The Week in Light & Sound
Tuesday, 14 April 2020
On The Dark Side - Andrew Lloyd Webber has warned that theatres are likely to remain closed until the end of September. He said forecasts that venues may be able to reopen in June were “ridiculous”. “The industry says theatres reopen 7 June. My opinion? Optimistic. Ridiculous. I think this peaks in June, and theatres remain closed until end of September.
He told New York publication Page Six: “We need these places, many [of which] are old, [to be as] safe as possible. In South Korea, they take everyone’s temperature. We’ll self-clean handles, wipe doors, utilise every safety measure. People won’t wish to crowd into small clustered seats again. But we must reopen. Some, with leftover money to spend, need the theatre.”
Lloyd Webber’s next show is Cinderella, which is due to open later this year at London’s Gillian Lynne Theatre. The Society of London Theatre recently issued new advice to theatregoers, stating venues would be closed until at least May 31. Industry leaders have warned that some audiences could be reluctant to go back into auditoriums once the lockdown is lifted.
Freelance Support - Arts organisations across Greater Manchester – including the Royal Exchange Theatre, Home and the Lowry – have joined together to support freelances during the Covid-19 outbreak. GM Artist Hub is a collaboration between a group of more than 10 organisations in the region and will provide artists with opportunities to sign up for sessions with producers and directors to explore the “challenges, ideas and opportunities” open to them during the pandemic.
It is hoped that the initiative may also secure funding to support a wider programme of workshops, professional development activities, as well as employment opportunities and commissioning that respond to the needs of the freelance community in the area.
Claire Symonds, who is senior producer of artist development at the Lowry, said: “Greater Manchester is known for its brilliant creative ecology, from the established venues through to the independent performers, artists and companies who are out there making things happen on their own terms.
“Independent artists and freelance creatives are carrying some of the biggest impacts in our industry, facing both an immediate loss of income with no notice as shows and projects are cancelled, and the prospect of future cancellations as the situation progresses. But artists are the lifeblood of our industry. What’s more, their creativity and ability to adapt will be absolutely critical as we all look for new ways of reaching out to audiences while social distancing is in place.”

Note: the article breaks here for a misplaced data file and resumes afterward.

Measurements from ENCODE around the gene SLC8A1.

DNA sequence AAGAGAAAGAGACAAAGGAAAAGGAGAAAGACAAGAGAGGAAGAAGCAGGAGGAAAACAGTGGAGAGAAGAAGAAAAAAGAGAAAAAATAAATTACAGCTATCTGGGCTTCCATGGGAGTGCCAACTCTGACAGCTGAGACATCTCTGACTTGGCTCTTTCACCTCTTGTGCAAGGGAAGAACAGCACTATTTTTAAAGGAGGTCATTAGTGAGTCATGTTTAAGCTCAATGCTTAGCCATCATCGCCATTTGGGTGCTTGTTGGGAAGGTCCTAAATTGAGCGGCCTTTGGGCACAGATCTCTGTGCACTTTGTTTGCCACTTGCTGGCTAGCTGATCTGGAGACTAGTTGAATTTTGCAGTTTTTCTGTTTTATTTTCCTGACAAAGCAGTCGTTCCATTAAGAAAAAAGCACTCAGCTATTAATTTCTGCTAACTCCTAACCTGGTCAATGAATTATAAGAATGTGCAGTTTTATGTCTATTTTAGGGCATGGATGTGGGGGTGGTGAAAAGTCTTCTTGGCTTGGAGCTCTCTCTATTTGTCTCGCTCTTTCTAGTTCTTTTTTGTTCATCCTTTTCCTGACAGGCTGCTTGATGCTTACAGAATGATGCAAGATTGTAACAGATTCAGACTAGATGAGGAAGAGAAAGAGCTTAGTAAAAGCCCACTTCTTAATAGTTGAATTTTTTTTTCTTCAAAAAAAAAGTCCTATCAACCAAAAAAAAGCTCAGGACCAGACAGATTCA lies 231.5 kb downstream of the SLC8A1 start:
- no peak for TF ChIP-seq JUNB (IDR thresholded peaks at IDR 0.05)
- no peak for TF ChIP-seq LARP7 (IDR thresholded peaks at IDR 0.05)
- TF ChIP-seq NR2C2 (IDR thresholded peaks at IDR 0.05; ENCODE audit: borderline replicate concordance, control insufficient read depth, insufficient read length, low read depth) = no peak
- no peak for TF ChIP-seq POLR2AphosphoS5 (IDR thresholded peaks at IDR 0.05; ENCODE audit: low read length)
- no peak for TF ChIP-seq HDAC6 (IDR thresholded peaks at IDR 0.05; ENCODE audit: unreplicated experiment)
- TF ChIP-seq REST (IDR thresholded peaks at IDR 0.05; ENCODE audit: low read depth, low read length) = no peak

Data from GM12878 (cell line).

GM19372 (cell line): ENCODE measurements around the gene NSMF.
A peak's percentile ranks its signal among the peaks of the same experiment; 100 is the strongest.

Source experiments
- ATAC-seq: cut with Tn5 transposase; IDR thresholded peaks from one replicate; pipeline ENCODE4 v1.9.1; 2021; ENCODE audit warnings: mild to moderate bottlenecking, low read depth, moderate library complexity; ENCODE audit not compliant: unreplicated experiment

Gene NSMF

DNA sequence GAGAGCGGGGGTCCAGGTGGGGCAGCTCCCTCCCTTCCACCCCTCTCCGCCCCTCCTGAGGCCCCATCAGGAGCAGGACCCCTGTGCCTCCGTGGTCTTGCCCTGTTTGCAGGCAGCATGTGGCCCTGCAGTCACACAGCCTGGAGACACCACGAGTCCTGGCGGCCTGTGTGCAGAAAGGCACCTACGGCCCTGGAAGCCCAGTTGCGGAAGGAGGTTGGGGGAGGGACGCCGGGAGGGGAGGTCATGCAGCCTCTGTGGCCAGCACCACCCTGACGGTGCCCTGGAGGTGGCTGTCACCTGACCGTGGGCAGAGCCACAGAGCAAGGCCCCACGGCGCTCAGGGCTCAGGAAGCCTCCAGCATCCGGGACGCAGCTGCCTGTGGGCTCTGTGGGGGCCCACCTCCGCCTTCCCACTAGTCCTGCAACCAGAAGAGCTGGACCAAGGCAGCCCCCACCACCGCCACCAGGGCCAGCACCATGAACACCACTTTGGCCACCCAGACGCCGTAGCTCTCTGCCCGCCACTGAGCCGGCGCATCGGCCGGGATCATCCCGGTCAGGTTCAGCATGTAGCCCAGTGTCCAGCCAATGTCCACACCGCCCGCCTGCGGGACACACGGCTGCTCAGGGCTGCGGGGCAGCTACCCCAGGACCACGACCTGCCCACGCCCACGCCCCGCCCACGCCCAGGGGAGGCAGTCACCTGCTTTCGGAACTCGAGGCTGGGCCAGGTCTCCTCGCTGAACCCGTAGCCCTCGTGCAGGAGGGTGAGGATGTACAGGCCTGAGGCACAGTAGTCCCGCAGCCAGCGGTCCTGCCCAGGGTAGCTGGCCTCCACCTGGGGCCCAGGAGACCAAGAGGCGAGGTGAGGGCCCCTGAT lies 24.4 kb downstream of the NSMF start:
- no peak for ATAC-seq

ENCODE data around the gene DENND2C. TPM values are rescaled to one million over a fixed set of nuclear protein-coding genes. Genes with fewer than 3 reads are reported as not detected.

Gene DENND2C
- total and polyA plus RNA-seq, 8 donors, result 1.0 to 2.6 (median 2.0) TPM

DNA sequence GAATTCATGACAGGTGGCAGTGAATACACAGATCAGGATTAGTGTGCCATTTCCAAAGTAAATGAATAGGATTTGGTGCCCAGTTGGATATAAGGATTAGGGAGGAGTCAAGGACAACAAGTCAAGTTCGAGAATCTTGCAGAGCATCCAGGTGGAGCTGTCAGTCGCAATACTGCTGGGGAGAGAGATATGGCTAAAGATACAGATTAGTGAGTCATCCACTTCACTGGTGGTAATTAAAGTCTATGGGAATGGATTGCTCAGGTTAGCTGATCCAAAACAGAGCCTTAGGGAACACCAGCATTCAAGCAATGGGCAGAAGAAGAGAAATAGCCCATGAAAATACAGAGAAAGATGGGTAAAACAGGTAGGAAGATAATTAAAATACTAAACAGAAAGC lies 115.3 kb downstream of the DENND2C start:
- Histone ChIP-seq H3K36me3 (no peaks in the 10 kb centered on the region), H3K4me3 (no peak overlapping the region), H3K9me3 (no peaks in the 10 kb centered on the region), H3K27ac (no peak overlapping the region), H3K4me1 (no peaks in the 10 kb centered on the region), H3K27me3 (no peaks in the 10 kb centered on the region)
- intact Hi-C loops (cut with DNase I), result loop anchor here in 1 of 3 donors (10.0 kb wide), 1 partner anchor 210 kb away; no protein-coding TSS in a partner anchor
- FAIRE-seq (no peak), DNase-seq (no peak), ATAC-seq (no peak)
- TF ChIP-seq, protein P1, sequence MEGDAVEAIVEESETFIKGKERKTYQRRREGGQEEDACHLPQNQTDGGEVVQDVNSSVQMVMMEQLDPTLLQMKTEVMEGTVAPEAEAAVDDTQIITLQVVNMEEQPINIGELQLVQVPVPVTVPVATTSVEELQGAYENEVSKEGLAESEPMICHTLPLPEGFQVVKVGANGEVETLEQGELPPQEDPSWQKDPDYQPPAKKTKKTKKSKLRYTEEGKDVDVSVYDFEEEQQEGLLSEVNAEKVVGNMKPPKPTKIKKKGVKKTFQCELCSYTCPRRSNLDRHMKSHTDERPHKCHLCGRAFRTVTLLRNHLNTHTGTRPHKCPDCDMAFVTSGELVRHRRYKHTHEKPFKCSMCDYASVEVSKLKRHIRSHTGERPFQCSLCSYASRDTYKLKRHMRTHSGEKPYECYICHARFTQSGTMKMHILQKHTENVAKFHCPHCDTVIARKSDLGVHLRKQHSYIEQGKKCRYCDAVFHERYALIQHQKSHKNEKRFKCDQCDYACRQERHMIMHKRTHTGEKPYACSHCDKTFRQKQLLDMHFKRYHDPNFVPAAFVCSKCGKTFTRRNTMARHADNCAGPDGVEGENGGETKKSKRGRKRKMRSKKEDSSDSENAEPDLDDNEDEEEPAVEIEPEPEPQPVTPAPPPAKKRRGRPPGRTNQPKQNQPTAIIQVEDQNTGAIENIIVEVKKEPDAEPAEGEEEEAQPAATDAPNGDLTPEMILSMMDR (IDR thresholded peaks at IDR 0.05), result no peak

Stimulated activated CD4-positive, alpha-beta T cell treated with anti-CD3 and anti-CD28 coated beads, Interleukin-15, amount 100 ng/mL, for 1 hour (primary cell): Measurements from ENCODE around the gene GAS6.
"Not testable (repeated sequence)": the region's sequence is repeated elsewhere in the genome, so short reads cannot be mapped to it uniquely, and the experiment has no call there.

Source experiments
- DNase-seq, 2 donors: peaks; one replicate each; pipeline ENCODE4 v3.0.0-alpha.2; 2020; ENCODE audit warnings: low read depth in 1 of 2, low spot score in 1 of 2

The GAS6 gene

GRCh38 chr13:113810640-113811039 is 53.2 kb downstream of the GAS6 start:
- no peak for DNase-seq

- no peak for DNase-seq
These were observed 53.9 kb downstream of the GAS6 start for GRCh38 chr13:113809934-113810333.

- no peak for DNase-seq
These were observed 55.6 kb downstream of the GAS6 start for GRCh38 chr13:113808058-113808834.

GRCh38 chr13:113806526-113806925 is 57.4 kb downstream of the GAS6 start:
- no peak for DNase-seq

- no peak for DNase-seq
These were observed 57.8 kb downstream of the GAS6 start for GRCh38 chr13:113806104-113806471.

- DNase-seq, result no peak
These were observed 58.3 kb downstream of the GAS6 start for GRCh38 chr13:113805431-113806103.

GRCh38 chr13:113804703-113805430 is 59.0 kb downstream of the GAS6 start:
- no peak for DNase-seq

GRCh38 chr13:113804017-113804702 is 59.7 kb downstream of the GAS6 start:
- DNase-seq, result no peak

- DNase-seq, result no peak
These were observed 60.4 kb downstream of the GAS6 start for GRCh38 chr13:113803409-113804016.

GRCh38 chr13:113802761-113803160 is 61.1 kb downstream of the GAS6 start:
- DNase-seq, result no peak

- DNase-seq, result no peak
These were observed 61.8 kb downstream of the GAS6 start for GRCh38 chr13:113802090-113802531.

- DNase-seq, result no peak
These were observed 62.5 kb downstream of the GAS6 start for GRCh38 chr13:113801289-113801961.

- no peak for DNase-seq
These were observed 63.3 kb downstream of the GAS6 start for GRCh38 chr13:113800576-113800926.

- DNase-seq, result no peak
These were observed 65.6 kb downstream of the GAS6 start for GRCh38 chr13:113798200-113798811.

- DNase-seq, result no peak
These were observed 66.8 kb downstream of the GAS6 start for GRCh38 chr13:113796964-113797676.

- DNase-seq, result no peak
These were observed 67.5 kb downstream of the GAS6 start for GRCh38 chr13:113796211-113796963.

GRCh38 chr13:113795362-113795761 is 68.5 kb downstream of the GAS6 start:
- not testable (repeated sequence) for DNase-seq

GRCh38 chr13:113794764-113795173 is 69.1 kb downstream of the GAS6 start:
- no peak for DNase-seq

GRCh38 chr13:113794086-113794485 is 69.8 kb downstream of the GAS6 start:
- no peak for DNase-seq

The Ballad of Reading Gaol - A former prison in Reading where Oscar Wilde was famously incarcerated, has been sold to an unannounced bidder. Campaign group Theatre and Arts Reading had hoped to work with Reading Borough Council to turn the site into an arts hub with a 1,450-seat theatre and a smaller 450-seat space. However the council’s bid to buy Reading Prison, formerly known as Reading Gaol, from the Ministry of Justice was rejected. The ministry is yet to announce the buyer.
Jason Brock, leader of Reading Borough Council, said: “The council’s bid rightly focused on the historical and cultural value of the Reading Prison site and it was dependent on securing significant external funds to manage the risk of taking ownership of this historic property. We are naturally disappointed that the MoJ has rejected the council’s bid.”
NHS Tribute - Sir Ken Dodd's signature tune Happiness has been re-recorded as a tribute to the health service amid the pandemic. Before his death in 2018, the Liverpool legend praised the care he received from the "marvellous" NHS. His 1964 single has been re-recorded as a "joy-filled tribute" to NHS workers.
Royle Family star Ricky Tomlinson is joined in the music video by Glenda Jackson, Rick Astley, Jimmy Tarbuck, Shirley Ballas, Claire Sweeney, Les Dennis and Carol Decker. The song, which also features dozens of nurses and families, includes people from Liverpool or around the area where Sir Ken was from.
Tomlinson, who is filmed singing in his bath, said: "We saw Madonna in her bath having a go, so we thought it's time we did an authentic Scouse song to get the nation smiling again and say a huge thank-you to all our amazing NHS staff."
Social Distancing - A new version of The Police’s Don’t Stand So Close to Me was recorded as part of The Tonight Show‘s At Home edition. Jimmy Fallon, Sting and the Roots performed a ‘remix’ of the 1980 hit single, using just a few instruments (Sting on guitar) and some household objects as percussion - Questlove with scissors and forks, Black Thought with a hair pick, Dave Guy with two sneakers, and Kamal Gray with a game of Connect 4, to name a few. Each person recorded their part separately in their own homes, and the footage was later edited together into a full Don’t Stand So Close to Me (Quarantine Remix).
(Jim Evans)
14 April 2020

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